Funding

This research was supported by the National Science Centre projects 2017/X/NZ9/00363 (research on potential mechanisms of cell-death pathways in the mid CL, day 10 of the estrous cycle); 2018/29/B/NZ9/00391 (research on the comparison of mechanisms controlling luteal cell viability in the developing CL, day 4 of the estrous cycle). The Polish National Science Centre was the founder of the research and did not participate in the design of the study and collection, analysis, and interpretation of data as well as writing the manuscript.

Author information

DJS and KKPT designed the experiments; AWJ, KKPT, DJS performed the experiments and analyses; AWJ, KKPT and DJS analyzed the results; AWJ and KKPT wrote the manuscript. This research is a part of a PhD thesis conducted by AWJ. All authors have read and approved the manuscript.

Correspondence to Katarzyna Karolina Piotrowska-Tomala.

Ethics declarations

Ethics approval and consent to participate

All procedures performed were in accordance with the ethical standards of the institution and practice. All animal procedures were reviewed and accepted following the guidelines of the Local Ethics Committee for Experiments on Animals in Olsztyn, Poland (Approval no 23/2012/N). Moreover, written owner consent was available through farm manager.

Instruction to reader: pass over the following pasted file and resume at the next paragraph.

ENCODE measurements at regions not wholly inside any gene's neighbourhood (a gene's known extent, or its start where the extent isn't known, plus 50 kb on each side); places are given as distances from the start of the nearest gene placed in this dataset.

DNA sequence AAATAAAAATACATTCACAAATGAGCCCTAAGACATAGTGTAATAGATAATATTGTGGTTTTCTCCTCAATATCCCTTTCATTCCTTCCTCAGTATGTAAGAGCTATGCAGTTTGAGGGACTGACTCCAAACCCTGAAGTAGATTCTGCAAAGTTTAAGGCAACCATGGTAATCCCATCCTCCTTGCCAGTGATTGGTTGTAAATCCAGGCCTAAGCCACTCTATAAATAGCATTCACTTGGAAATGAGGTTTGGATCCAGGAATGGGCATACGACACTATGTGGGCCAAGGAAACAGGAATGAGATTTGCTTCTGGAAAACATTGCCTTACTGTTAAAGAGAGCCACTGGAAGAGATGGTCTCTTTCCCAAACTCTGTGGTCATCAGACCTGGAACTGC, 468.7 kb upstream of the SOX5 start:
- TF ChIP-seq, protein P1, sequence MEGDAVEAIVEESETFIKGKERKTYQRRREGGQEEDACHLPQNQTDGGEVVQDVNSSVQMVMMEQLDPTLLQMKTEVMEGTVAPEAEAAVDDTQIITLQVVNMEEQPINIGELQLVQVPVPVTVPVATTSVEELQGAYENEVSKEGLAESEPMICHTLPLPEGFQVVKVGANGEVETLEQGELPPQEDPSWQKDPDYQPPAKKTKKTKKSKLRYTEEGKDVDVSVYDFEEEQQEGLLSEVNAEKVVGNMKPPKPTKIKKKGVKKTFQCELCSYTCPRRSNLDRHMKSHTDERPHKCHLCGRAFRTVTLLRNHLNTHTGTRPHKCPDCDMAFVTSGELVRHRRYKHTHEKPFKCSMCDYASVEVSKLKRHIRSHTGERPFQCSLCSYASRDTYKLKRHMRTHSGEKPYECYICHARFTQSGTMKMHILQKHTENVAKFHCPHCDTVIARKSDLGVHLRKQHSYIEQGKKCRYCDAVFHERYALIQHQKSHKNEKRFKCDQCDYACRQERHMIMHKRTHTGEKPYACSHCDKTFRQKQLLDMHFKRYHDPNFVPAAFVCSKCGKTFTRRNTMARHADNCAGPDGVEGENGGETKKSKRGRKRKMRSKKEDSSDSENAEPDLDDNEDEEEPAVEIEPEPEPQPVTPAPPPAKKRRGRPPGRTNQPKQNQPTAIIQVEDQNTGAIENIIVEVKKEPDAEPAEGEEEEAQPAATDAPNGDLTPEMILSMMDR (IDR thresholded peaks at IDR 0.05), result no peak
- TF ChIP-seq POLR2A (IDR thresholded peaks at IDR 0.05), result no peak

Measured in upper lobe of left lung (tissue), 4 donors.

Consent for publication

Not applicable.

Competing interests

The authors declare that they have no competing interest.

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Supplementary information

Additional file 1. Representative western blots bands for (a) CASP3 (32 kDa), CASP8 (18 kDa), BCL2 (26 kDa), BAX (74 kDa) and ACTB (43 kDa) (b) RIPK1 (74 kDa), RIPK3 (57 kDa), CYLD (107 kDa), MLKL (54 kDa) and ACTB (43 kDa) in the early CL at 4 h after local or systemic PGF administration; C – control group, PGF − experimental group respectively local (2.5 mg Dinoprost intra-CL) or systemic PGF injection (25 mg Dinoprost i.m.)

Additional file 2. Representative western blots bands for (a) CASP3 (32 kDa), CASP8 (18 kDa), BCL2 (26 kDa), BAX (74 kDa) and ACTB (43 kDa) (b) RIPK1 (74 kDa), RIPK3 (57 kDa), CYLD (107 kDa), MLKL (54 kDa) and ACTB (43 kDa) in the mid-stage CL at 4 h after local or systemic PGF administrations; C – control group, PGF − experimental group respectively local (2.5 mg Dinoprost intra-CL) or systemic PGF injection (25 mg Dinoprost i.m.).

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Jonczyk, A.W., Piotrowska-Tomala, K.K. & Skarzynski, D.J. Effects of prostaglandin F (PGF) on cell-death pathways in the bovine corpus luteum (CL). BMC Vet Res 15, 416 (2019) doi:10.1186/s12917-019-2167-3

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Keywords

  • Necroptosis
  • RIPKs
  • Apoptosis
  • Prostaglandin F
  • Bovine CL